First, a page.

Samy Vellu Will Step Down 'When The Right Time Comes'|
Contributed by Anonymous on Sunday, June 25 @ 10:38:11 CDT
June 25, 2006 19:12 PM |
KUALA LUMPUR, June 25 (Bernama) -- Datuk Seri S. Samy Vellu, who has been the MIC president for the past 25 years, said Sunday that he will only step down when the time is right.
"When the right time comes, I will announce it," he said, laughing, in respond to a question thrown by a reporter at a news conference at the end of the two-day 60th MIC annual general assembly here.
He was asked whether he would follow the footsteps of Gerakan president Datuk Seri Dr Lim Keng Yaik who announced today that he would step down from the post early next year to pave the way for his deputy Tan Sri Dr Koh Tsu Koon to succeed him.
His answer: "That is his party, that is his view. I can't say anything."
Samy Vellu took over the helm of the party following the death of party president Tan Sri V.Manickavasagam in 1979.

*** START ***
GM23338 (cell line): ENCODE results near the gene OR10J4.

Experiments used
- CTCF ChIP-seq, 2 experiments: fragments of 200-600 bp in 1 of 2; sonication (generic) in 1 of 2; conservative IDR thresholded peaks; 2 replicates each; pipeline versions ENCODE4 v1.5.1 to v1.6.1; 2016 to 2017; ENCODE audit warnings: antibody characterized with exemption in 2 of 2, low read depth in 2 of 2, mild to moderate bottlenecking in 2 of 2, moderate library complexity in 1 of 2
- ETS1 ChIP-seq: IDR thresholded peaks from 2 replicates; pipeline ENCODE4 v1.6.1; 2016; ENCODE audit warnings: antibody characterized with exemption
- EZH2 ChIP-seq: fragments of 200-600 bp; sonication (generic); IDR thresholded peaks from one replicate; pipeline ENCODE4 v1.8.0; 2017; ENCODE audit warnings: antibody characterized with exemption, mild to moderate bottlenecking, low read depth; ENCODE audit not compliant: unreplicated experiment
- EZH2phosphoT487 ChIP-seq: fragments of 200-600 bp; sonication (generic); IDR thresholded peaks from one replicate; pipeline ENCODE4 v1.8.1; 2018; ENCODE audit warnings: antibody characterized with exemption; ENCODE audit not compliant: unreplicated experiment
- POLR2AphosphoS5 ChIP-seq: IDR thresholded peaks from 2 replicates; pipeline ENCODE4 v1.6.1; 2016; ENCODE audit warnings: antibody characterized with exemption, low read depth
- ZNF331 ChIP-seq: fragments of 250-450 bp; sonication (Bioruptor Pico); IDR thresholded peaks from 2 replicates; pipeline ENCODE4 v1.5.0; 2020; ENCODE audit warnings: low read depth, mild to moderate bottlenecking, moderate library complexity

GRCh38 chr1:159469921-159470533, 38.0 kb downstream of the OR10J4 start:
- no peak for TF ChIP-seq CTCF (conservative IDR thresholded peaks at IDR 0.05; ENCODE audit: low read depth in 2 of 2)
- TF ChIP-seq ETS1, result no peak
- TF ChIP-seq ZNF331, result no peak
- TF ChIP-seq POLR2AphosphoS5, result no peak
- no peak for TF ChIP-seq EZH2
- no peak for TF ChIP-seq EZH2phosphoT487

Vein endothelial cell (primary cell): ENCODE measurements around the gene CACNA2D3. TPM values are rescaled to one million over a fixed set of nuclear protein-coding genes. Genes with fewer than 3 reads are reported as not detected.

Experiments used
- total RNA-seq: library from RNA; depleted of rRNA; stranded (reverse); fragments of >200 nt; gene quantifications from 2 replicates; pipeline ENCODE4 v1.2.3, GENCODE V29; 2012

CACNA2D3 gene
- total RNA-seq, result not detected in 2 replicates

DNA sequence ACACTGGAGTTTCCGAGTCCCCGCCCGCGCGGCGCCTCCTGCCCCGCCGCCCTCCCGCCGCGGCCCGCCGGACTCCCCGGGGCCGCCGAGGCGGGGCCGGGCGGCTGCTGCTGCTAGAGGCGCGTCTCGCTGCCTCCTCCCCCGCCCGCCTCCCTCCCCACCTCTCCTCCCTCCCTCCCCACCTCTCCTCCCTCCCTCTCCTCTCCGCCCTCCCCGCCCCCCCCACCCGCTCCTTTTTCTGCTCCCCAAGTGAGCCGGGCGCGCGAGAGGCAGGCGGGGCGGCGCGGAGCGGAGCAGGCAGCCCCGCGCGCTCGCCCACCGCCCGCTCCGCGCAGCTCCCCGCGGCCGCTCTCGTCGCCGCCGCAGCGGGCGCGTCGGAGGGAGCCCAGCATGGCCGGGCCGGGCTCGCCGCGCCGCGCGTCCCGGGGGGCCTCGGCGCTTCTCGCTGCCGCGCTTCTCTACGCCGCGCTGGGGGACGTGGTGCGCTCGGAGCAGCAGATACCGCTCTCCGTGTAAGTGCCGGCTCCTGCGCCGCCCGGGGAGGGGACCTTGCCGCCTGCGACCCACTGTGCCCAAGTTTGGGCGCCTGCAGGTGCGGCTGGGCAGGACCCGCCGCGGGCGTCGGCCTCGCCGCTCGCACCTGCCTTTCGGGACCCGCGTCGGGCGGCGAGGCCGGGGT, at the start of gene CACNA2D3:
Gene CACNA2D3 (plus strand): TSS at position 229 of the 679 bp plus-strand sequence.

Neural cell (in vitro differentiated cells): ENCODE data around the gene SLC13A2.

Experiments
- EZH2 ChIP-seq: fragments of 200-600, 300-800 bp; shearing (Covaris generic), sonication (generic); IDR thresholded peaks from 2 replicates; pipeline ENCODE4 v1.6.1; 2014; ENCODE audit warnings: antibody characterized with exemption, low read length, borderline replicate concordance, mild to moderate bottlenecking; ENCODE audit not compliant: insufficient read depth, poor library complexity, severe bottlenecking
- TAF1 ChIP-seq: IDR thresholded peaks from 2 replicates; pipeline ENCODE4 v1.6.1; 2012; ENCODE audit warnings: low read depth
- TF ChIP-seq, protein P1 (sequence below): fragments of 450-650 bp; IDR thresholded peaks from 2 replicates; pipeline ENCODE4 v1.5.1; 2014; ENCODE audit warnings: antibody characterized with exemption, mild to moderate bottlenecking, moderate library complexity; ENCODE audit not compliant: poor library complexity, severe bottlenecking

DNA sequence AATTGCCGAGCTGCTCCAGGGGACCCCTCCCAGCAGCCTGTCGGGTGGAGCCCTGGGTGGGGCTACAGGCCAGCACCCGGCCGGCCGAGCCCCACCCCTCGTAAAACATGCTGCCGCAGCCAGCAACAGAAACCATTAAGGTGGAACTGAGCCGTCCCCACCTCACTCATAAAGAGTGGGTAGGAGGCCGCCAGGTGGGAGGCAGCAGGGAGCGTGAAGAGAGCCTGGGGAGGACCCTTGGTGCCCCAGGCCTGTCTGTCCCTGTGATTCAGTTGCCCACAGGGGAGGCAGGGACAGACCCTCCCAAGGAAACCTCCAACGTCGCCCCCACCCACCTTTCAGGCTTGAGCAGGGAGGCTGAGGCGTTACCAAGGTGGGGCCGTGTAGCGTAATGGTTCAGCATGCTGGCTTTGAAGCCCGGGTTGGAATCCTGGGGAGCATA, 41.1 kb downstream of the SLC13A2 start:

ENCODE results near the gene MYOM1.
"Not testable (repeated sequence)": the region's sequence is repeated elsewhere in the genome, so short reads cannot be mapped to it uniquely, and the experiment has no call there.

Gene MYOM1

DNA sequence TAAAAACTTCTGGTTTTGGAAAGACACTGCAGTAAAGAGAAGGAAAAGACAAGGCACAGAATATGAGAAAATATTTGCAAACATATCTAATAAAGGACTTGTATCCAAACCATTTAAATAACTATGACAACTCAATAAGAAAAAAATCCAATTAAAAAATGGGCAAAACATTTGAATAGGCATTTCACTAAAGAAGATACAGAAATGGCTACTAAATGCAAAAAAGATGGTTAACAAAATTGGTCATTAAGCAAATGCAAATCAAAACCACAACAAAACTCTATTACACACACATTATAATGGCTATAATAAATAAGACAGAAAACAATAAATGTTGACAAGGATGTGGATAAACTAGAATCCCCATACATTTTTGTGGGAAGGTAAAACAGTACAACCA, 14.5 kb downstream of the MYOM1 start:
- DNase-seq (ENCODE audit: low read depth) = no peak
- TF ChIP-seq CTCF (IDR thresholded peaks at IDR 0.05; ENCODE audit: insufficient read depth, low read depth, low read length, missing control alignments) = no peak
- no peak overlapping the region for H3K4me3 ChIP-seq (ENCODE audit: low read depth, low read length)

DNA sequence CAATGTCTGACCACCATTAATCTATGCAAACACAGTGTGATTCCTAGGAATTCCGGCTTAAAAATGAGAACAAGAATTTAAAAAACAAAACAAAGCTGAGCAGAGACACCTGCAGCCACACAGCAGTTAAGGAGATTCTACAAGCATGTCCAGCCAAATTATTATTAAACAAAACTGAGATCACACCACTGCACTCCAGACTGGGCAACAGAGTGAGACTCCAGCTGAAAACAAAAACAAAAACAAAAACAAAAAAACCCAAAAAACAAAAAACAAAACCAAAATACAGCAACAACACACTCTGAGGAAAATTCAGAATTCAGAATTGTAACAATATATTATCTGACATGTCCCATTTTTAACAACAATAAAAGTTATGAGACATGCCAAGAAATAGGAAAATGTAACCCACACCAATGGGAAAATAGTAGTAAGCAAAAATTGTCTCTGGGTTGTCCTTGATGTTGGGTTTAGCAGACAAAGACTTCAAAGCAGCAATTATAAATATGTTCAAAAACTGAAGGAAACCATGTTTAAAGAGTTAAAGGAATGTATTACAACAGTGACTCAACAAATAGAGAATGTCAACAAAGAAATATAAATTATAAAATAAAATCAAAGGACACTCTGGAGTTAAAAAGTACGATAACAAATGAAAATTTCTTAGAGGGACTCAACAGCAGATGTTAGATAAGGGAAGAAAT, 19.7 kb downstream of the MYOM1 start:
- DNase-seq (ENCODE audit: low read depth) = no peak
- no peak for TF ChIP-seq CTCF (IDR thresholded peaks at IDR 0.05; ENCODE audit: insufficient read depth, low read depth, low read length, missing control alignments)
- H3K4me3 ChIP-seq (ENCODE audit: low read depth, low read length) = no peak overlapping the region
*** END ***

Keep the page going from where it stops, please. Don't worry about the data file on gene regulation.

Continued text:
Despite challenges for the post, with the hottest in 1989 by his deputy Datuk S. Subramaniam, Samy Vellu has been able to retain his seat until today.
In yesterday's party elections, his position was further strengthened when all, but two, of his men won all the seats contested with the best performance from his blue-eyed boy, Datuk G Palanivel, who defeated the long-term in*****bent Subramaniam for the post of deputy president by a majority of 448 votes.
MIC Out To Create A New Malaysian Indian
KUALA LUMPUR, June 25 (Bernama) -- Challenging times had forced an urgent need for the MIC to streamline its activities towards fostering the emergence of the new Malaysian Indian, Datuk Seri S. Samy Vellu, the president of the largest Indian-based political party said here Sunday.
The new Malaysian Indian, he said was one who possesses all the competencies and capabilities required and one who was able ride the tide of change and challenges, break the captive mind of pessimism, venture into the modern world with confidence and to access the world which was full of opportunities and possibilities.
"In order to foster a new Malaysian Indian, there will be political leadership which is performance-based. It is a leadership which is measurable, result-oriented and people-centred. No one can call themselves political leaders if they are not prepared to serve the people.